A big thank you for this detailed update: we now know where we are, that the mission has some difficulties but is not compromised, as scientific results should be reasonably close from expected !
    The RVS impact is a pity and the variation of the angle a bit worrying, but hopefully it will improve over time for RVS (less than 1.5 magnitude in the end ?) and the impact will be negligible for the angle.
    I'm wondering about the unexpectedly low brigthness of Gaia (mag. 21 instead of 18) : any idea where it comes from ?
    Anyway, congratulation to all of you, best wishes and impatient to get the results of gaia in the coming years. Waiting for additionnal update over time ; -). Thanks a lot and good luck !

  • Russ says:

    Well, at least this is a much more competent report than what we have been seeing from ESA so far. After all these months of silence we finally have a useful status report about the Gaia mission and its issues encountered: stray light, contamination and basic angle variations. Hopefully there are not more issues to be reported about in the future.

    I believe it is misleading to say that "only" the faint stars are affected. I understand that ESA is trying to spin this to be a minor issue. But aren´t these observations of faint stars the majority of all observations? The effects due to the stray light are significant. As much as a 50% loss of angular measurement accuracy at the faint end with degradation across five magnitudes of the faint end! Up to 100% worse photometry for the faint stars! A loss of 1.5 magnitudes worth of V^r! I hope there is some room for improvement through optimizing observation and processing strategies.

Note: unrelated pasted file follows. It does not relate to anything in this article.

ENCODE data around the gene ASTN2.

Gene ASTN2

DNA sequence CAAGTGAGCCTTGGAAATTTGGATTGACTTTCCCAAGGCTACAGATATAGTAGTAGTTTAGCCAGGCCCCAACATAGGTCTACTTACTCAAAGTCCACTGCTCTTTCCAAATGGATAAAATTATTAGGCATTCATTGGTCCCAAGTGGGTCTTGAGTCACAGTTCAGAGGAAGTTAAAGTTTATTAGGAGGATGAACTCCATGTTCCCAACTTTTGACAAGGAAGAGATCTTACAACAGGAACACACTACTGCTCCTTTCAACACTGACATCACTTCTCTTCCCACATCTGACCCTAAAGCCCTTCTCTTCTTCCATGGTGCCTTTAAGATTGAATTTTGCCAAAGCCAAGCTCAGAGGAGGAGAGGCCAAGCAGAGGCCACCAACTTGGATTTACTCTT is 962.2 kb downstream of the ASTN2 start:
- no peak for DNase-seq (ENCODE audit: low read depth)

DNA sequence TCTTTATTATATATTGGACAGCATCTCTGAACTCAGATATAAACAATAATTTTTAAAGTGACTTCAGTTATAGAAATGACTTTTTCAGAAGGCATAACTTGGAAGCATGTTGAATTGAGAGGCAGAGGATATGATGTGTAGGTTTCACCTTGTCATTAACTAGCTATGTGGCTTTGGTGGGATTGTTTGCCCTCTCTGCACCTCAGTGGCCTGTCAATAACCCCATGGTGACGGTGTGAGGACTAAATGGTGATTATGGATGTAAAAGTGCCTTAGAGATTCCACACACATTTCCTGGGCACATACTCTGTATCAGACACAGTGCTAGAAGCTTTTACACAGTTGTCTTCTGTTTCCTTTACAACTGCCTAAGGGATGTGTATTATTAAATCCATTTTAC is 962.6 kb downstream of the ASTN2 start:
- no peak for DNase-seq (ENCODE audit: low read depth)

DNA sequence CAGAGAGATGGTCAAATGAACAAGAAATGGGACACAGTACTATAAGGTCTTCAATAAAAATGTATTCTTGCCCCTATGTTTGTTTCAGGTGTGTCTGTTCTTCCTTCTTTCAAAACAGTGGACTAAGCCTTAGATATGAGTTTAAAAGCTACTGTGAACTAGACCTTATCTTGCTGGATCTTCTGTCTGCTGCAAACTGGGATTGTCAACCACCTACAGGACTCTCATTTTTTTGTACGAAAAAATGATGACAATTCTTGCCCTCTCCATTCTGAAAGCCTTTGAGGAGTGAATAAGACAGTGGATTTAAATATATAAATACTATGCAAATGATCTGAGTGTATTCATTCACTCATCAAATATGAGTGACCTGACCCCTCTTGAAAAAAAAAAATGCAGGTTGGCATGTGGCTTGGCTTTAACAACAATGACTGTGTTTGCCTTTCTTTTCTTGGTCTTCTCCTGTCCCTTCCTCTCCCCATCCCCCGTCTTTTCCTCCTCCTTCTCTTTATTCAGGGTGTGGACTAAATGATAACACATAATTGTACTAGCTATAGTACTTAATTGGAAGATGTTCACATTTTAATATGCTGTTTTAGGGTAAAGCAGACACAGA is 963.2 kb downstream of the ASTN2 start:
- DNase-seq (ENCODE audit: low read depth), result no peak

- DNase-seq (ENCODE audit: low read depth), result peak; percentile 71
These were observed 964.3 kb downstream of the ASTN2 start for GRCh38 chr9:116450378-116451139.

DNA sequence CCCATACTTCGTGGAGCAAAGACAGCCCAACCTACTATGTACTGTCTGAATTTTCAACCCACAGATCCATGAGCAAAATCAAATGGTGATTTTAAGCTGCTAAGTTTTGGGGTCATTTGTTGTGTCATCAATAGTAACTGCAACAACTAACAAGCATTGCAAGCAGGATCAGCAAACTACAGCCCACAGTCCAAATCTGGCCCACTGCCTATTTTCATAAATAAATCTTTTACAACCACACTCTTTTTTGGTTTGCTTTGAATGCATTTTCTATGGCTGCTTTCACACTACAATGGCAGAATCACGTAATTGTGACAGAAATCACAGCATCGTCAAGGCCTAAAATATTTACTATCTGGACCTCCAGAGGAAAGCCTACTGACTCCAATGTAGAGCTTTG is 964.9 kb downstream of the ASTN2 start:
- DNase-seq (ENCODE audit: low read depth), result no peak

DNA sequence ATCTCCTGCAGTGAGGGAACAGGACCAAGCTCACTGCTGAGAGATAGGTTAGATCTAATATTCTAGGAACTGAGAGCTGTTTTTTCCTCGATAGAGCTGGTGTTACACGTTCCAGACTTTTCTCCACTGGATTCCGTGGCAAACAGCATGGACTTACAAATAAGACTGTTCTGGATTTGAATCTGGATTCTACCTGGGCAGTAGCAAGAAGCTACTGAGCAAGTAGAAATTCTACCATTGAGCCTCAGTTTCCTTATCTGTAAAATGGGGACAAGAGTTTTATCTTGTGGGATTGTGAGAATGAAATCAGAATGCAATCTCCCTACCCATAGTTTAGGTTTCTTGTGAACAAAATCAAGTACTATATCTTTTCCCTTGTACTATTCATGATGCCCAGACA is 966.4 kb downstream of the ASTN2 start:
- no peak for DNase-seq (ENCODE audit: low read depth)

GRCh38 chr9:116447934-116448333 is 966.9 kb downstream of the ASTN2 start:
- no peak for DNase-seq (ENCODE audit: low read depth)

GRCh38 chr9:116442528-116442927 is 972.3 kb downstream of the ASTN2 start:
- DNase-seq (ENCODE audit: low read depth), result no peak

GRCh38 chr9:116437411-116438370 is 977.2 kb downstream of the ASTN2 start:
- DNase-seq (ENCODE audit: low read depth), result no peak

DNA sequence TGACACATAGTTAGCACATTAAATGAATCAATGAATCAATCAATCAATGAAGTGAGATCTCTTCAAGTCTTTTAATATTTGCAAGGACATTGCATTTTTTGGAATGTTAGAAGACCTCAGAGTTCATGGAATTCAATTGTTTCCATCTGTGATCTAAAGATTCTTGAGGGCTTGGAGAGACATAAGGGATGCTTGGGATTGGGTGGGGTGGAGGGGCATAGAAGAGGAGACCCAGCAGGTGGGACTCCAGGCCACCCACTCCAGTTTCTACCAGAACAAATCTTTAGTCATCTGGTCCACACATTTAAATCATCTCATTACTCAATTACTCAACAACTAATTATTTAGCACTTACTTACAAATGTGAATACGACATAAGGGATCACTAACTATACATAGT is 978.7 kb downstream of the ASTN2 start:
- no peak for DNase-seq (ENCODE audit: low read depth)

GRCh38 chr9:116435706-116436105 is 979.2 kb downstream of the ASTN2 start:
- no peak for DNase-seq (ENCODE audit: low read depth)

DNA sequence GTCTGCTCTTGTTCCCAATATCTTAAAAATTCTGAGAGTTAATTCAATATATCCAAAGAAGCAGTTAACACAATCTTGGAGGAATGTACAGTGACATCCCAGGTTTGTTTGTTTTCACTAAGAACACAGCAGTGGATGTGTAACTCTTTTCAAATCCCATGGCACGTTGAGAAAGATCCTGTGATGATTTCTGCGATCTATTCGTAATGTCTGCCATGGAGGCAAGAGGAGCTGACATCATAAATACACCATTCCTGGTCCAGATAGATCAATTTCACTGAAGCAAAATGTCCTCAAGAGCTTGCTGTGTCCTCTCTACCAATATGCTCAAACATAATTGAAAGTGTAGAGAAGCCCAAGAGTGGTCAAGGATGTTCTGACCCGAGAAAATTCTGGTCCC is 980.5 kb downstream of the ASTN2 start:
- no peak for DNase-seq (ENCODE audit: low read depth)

I think it is important to understand how this situation could have happened to avoid something similar for future missions. Is the stray light problem a design issue? I would have hoped ESA was closely overseeing the design and production processes of their contractors. Why did they not discover these issues? Stray light and contamination are very common problems for space missions. How can it be that there has been outgassing in some components for months - and is it expected that it will continue in the future? ESA needs to get to the bottom of, and learn from the mistakes that were made.

    Hopefully there will be more positive news about the Gaia mission in the future from ESA -
    and more often please! The Gaia interested public should be properly informed.

    • Denis says:

      I tend to agree on the fact that in reality the faint end matters most and most stars would be affected, but it's far from clear what the real impact on the science is.

      Yes, the astrometric accuracy is degraded by 50% at the faint end, compared to the design prediction and maybe it does not even meet it's specification (or maybe it still does).